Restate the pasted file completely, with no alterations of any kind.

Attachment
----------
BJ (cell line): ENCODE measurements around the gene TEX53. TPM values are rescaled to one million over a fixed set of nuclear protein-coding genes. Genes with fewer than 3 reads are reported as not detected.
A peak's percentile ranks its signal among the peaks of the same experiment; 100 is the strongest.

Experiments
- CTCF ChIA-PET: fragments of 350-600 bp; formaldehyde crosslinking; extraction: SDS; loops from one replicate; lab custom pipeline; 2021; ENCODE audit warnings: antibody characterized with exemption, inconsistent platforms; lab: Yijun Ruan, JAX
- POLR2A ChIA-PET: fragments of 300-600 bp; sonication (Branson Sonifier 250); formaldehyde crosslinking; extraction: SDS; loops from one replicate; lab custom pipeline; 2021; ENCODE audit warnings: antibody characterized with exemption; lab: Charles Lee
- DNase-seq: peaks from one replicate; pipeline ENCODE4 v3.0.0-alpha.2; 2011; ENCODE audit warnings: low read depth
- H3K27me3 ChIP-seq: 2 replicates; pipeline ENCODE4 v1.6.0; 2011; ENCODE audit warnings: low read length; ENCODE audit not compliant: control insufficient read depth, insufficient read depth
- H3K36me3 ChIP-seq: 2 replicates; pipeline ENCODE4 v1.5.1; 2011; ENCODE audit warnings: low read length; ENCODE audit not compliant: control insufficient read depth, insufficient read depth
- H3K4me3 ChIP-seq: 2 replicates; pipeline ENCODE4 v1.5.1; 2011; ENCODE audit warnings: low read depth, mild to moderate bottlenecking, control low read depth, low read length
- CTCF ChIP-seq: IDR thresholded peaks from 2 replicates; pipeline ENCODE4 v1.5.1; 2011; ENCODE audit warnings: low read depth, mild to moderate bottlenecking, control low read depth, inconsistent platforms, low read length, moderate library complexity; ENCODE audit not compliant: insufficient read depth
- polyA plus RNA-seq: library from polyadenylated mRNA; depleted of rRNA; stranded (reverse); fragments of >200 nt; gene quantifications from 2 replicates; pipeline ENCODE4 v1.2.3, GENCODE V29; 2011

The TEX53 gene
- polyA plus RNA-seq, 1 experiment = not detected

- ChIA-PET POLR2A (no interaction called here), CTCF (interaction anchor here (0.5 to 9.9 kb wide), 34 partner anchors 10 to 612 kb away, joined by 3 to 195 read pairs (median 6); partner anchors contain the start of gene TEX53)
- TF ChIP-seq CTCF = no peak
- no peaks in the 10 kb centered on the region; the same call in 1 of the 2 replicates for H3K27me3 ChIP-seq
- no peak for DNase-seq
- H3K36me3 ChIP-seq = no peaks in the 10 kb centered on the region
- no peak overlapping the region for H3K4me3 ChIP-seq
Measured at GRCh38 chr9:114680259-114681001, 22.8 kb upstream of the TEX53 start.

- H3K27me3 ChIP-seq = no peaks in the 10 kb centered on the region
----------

BJ (cell line): ENCODE measurements around the gene TEX53. TPM values are rescaled to one million over a fixed set of nuclear protein-coding genes. Genes with fewer than 3 reads are reported as not detected.
A peak's percentile ranks its signal among the peaks of the same experiment; 100 is the strongest.

Experiments
- CTCF ChIA-PET: fragments of 350-600 bp; formaldehyde crosslinking; extraction: SDS; loops from one replicate; lab custom pipeline; 2021; ENCODE audit warnings: antibody characterized with exemption, inconsistent platforms; lab: Yijun Ruan, JAX
- POLR2A ChIA-PET: fragments of 300-600 bp; sonication (Branson Sonifier 250); formaldehyde crosslinking; extraction: SDS; loops from one replicate; lab custom pipeline; 2021; ENCODE audit warnings: antibody characterized with exemption; lab: Charles Lee
- DNase-seq: peaks from one replicate; pipeline ENCODE4 v3.0.0-alpha.2; 2011; ENCODE audit warnings: low read depth
- H3K27me3 ChIP-seq: 2 replicates; pipeline ENCODE4 v1.6.0; 2011; ENCODE audit warnings: low read length; ENCODE audit not compliant: control insufficient read depth, insufficient read depth
- H3K36me3 ChIP-seq: 2 replicates; pipeline ENCODE4 v1.5.1; 2011; ENCODE audit warnings: low read length; ENCODE audit not compliant: control insufficient read depth, insufficient read depth
- H3K4me3 ChIP-seq: 2 replicates; pipeline ENCODE4 v1.5.1; 2011; ENCODE audit warnings: low read depth, mild to moderate bottlenecking, control low read depth, low read length
- CTCF ChIP-seq: IDR thresholded peaks from 2 replicates; pipeline ENCODE4 v1.5.1; 2011; ENCODE audit warnings: low read depth, mild to moderate bottlenecking, control low read depth, inconsistent platforms, low read length, moderate library complexity; ENCODE audit not compliant: insufficient read depth
- polyA plus RNA-seq: library from polyadenylated mRNA; depleted of rRNA; stranded (reverse); fragments of >200 nt; gene quantifications from 2 replicates; pipeline ENCODE4 v1.2.3, GENCODE V29; 2011

The TEX53 gene
- polyA plus RNA-seq, 1 experiment = not detected

- ChIA-PET POLR2A (no interaction called here), CTCF (interaction anchor here (0.5 to 9.9 kb wide), 34 partner anchors 10 to 612 kb away, joined by 3 to 195 read pairs (median 6); partner anchors contain the start of gene TEX53)
- TF ChIP-seq CTCF = no peak
- no peaks in the 10 kb centered on the region; the same call in 1 of the 2 replicates for H3K27me3 ChIP-seq
- no peak for DNase-seq
- H3K36me3 ChIP-seq = no peaks in the 10 kb centered on the region
- no peak overlapping the region for H3K4me3 ChIP-seq
Measured at GRCh38 chr9:114680259-114681001, 22.8 kb upstream of the TEX53 start.

- H3K27me3 ChIP-seq = no peaks in the 10 kb centered on the region